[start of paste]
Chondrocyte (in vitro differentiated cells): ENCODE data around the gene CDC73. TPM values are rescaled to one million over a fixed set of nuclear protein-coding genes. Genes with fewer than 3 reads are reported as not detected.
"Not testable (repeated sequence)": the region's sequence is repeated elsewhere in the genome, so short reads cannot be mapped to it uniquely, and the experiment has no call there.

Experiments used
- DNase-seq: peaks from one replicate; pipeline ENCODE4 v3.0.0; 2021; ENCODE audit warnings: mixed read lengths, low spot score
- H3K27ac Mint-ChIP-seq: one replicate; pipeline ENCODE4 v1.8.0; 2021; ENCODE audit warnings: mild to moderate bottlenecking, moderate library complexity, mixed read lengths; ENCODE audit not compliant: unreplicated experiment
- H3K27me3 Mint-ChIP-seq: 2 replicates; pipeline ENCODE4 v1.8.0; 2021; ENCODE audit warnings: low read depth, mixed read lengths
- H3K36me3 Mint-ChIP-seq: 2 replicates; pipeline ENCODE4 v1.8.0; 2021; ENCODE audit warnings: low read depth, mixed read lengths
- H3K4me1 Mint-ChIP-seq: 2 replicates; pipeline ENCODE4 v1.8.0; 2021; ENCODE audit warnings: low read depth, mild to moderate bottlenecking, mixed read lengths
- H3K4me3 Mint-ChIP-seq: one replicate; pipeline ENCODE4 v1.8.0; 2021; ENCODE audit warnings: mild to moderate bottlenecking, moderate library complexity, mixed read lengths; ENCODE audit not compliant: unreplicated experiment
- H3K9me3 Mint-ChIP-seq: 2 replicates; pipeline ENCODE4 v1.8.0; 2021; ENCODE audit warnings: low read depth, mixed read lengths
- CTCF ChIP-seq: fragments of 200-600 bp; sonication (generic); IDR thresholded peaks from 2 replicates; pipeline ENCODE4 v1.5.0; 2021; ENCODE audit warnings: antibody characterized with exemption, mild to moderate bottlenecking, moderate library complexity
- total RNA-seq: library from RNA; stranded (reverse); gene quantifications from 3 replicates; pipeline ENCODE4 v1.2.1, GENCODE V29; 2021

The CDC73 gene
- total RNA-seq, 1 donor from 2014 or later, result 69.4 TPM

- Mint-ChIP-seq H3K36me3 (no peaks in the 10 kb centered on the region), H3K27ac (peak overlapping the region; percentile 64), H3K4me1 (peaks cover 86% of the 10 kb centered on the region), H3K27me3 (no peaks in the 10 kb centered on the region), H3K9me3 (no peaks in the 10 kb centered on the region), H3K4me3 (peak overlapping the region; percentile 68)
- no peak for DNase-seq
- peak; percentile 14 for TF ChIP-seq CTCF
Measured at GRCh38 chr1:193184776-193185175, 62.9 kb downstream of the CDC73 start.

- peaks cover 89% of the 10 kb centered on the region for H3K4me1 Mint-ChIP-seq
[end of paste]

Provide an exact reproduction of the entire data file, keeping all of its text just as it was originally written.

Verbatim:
Chondrocyte (in vitro differentiated cells): ENCODE data around the gene CDC73. TPM values are rescaled to one million over a fixed set of nuclear protein-coding genes. Genes with fewer than 3 reads are reported as not detected.
"Not testable (repeated sequence)": the region's sequence is repeated elsewhere in the genome, so short reads cannot be mapped to it uniquely, and the experiment has no call there.

Experiments used
- DNase-seq: peaks from one replicate; pipeline ENCODE4 v3.0.0; 2021; ENCODE audit warnings: mixed read lengths, low spot score
- H3K27ac Mint-ChIP-seq: one replicate; pipeline ENCODE4 v1.8.0; 2021; ENCODE audit warnings: mild to moderate bottlenecking, moderate library complexity, mixed read lengths; ENCODE audit not compliant: unreplicated experiment
- H3K27me3 Mint-ChIP-seq: 2 replicates; pipeline ENCODE4 v1.8.0; 2021; ENCODE audit warnings: low read depth, mixed read lengths
- H3K36me3 Mint-ChIP-seq: 2 replicates; pipeline ENCODE4 v1.8.0; 2021; ENCODE audit warnings: low read depth, mixed read lengths
- H3K4me1 Mint-ChIP-seq: 2 replicates; pipeline ENCODE4 v1.8.0; 2021; ENCODE audit warnings: low read depth, mild to moderate bottlenecking, mixed read lengths
- H3K4me3 Mint-ChIP-seq: one replicate; pipeline ENCODE4 v1.8.0; 2021; ENCODE audit warnings: mild to moderate bottlenecking, moderate library complexity, mixed read lengths; ENCODE audit not compliant: unreplicated experiment
- H3K9me3 Mint-ChIP-seq: 2 replicates; pipeline ENCODE4 v1.8.0; 2021; ENCODE audit warnings: low read depth, mixed read lengths
- CTCF ChIP-seq: fragments of 200-600 bp; sonication (generic); IDR thresholded peaks from 2 replicates; pipeline ENCODE4 v1.5.0; 2021; ENCODE audit warnings: antibody characterized with exemption, mild to moderate bottlenecking, moderate library complexity
- total RNA-seq: library from RNA; stranded (reverse); gene quantifications from 3 replicates; pipeline ENCODE4 v1.2.1, GENCODE V29; 2021

The CDC73 gene
- total RNA-seq, 1 donor from 2014 or later, result 69.4 TPM

- Mint-ChIP-seq H3K36me3 (no peaks in the 10 kb centered on the region), H3K27ac (peak overlapping the region; percentile 64), H3K4me1 (peaks cover 86% of the 10 kb centered on the region), H3K27me3 (no peaks in the 10 kb centered on the region), H3K9me3 (no peaks in the 10 kb centered on the region), H3K4me3 (peak overlapping the region; percentile 68)
- no peak for DNase-seq
- peak; percentile 14 for TF ChIP-seq CTCF
Measured at GRCh38 chr1:193184776-193185175, 62.9 kb downstream of the CDC73 start.

- peaks cover 89% of the 10 kb centered on the region for H3K4me1 Mint-ChIP-seq